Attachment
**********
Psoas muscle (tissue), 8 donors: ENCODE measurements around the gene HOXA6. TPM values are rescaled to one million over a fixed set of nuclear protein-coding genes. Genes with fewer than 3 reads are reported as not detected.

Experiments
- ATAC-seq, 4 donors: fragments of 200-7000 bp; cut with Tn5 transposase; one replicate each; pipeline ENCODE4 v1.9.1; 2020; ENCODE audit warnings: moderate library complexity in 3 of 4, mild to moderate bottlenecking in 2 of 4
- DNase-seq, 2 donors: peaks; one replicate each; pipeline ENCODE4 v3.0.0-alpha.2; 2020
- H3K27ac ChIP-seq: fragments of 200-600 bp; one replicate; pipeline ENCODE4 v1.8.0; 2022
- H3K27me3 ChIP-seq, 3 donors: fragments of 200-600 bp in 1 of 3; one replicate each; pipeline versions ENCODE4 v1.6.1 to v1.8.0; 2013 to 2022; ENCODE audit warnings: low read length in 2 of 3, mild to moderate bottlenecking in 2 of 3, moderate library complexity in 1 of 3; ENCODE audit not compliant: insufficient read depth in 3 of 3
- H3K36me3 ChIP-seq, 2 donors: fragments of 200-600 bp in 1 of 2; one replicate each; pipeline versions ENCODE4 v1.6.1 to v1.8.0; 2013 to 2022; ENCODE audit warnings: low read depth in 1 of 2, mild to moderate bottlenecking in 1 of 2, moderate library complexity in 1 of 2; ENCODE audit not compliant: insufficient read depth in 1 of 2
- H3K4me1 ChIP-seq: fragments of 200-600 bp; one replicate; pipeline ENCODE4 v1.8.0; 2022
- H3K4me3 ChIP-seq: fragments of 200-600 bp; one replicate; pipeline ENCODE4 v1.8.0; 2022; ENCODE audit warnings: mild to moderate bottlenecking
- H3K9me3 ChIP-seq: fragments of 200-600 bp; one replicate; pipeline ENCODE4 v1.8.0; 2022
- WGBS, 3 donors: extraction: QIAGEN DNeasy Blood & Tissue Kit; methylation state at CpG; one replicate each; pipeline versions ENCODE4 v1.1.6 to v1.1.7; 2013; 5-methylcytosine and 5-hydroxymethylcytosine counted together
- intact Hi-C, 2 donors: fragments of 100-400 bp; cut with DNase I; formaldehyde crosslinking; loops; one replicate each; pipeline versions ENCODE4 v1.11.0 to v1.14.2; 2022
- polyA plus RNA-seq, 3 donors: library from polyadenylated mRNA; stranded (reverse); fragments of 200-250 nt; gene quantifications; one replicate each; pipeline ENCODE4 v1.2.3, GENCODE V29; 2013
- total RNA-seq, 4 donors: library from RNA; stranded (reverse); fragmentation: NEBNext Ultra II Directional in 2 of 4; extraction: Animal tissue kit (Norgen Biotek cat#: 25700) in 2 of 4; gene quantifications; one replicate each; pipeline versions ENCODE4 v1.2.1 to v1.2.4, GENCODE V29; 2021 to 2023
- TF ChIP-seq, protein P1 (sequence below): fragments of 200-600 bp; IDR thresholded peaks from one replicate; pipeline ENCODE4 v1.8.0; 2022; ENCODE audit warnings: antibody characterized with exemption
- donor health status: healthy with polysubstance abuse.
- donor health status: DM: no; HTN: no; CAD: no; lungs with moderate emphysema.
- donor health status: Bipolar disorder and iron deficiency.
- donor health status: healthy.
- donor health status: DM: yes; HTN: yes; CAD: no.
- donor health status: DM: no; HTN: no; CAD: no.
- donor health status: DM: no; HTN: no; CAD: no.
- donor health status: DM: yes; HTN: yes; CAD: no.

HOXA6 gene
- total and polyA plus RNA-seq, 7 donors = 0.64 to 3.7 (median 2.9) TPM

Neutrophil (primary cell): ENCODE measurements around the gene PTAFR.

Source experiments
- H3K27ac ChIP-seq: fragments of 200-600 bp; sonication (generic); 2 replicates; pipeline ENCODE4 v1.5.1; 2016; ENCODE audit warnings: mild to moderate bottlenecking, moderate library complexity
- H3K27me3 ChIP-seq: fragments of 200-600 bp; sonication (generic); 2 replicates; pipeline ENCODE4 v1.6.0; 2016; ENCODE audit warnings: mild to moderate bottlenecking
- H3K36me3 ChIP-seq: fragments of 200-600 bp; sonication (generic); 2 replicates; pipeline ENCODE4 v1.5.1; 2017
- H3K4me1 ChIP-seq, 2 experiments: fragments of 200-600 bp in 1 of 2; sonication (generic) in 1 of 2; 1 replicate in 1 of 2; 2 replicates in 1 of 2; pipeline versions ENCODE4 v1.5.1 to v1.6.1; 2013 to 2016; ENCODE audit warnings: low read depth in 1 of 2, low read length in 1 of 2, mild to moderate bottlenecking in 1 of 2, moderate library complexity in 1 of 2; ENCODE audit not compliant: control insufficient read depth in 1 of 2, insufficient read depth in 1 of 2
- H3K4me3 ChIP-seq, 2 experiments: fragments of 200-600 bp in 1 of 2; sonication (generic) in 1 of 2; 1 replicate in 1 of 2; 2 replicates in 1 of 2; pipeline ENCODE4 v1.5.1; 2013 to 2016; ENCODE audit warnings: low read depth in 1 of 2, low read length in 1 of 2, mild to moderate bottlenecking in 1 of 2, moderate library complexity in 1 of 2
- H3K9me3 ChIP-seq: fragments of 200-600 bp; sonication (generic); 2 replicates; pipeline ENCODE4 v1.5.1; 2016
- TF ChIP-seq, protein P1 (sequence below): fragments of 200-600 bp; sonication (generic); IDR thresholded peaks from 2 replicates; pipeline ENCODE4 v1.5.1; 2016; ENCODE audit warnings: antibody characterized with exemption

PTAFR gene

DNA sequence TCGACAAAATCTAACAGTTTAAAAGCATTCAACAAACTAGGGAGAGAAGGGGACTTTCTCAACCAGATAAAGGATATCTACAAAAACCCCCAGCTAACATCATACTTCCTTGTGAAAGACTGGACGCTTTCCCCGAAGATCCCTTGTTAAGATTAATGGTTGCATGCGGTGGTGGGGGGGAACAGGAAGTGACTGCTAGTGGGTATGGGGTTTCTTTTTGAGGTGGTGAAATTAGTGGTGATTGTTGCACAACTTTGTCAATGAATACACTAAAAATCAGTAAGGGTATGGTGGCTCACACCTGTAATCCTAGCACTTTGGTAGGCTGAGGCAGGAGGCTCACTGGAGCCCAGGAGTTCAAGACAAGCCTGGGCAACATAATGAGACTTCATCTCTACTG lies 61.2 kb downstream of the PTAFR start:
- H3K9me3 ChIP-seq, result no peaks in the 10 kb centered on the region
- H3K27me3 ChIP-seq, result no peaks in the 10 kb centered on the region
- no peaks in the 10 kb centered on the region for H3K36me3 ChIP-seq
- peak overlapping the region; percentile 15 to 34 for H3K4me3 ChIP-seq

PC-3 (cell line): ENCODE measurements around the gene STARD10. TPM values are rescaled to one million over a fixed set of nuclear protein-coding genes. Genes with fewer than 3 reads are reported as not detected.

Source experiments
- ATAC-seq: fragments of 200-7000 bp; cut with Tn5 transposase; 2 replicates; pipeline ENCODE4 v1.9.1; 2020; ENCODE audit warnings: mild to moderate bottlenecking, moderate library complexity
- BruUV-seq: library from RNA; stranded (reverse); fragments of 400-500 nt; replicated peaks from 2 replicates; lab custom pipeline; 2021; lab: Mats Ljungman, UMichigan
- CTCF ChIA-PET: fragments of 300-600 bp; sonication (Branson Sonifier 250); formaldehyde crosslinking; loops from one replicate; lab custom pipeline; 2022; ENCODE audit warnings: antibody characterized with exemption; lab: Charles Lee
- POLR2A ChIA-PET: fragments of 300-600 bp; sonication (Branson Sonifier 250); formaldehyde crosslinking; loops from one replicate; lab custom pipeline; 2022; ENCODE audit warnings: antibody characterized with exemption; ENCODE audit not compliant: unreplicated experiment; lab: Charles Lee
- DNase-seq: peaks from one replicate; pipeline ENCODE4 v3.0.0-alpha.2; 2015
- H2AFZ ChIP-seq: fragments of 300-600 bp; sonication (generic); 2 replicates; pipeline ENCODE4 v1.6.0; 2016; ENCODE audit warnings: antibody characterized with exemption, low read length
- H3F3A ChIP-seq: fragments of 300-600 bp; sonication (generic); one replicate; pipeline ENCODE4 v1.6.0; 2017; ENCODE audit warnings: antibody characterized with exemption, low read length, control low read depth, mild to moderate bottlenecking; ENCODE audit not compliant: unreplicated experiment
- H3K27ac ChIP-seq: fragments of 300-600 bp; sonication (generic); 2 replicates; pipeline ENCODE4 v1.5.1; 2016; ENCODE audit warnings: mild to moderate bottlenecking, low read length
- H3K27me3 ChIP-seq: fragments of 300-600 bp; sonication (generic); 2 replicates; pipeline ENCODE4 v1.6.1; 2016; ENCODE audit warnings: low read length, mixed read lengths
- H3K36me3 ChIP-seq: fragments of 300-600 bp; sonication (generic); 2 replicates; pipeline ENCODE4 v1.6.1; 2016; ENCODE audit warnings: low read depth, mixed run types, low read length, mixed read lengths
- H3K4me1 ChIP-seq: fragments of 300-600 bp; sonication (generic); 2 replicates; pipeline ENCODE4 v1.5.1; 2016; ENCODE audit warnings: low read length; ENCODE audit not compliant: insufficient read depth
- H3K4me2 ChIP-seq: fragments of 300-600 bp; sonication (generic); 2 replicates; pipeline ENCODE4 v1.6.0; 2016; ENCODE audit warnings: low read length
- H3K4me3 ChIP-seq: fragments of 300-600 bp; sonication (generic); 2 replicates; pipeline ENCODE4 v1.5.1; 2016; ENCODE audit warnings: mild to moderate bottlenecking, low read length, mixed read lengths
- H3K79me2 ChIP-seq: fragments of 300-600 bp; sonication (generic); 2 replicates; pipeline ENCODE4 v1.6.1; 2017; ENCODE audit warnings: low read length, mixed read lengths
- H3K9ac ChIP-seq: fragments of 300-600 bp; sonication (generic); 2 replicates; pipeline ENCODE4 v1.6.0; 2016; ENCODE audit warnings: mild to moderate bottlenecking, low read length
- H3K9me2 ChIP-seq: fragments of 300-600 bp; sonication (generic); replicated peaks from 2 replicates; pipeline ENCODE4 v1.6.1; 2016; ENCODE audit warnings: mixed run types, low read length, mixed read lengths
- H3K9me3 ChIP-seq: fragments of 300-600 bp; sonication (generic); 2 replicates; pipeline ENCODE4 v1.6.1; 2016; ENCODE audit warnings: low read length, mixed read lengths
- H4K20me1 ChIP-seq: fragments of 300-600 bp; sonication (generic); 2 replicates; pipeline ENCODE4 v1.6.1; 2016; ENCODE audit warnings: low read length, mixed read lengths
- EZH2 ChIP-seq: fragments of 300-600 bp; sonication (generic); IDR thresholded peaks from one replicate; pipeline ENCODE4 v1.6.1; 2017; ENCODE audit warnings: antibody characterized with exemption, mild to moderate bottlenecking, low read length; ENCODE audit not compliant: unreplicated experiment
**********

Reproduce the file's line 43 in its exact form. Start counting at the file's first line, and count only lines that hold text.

- ATAC-seq: fragments of 200-7000 bp; cut with Tn5 transposase; 2 replicates; pipeline ENCODE4 v1.9.1; 2020; ENCODE audit warnings: mild to moderate bottlenecking, moderate library complexity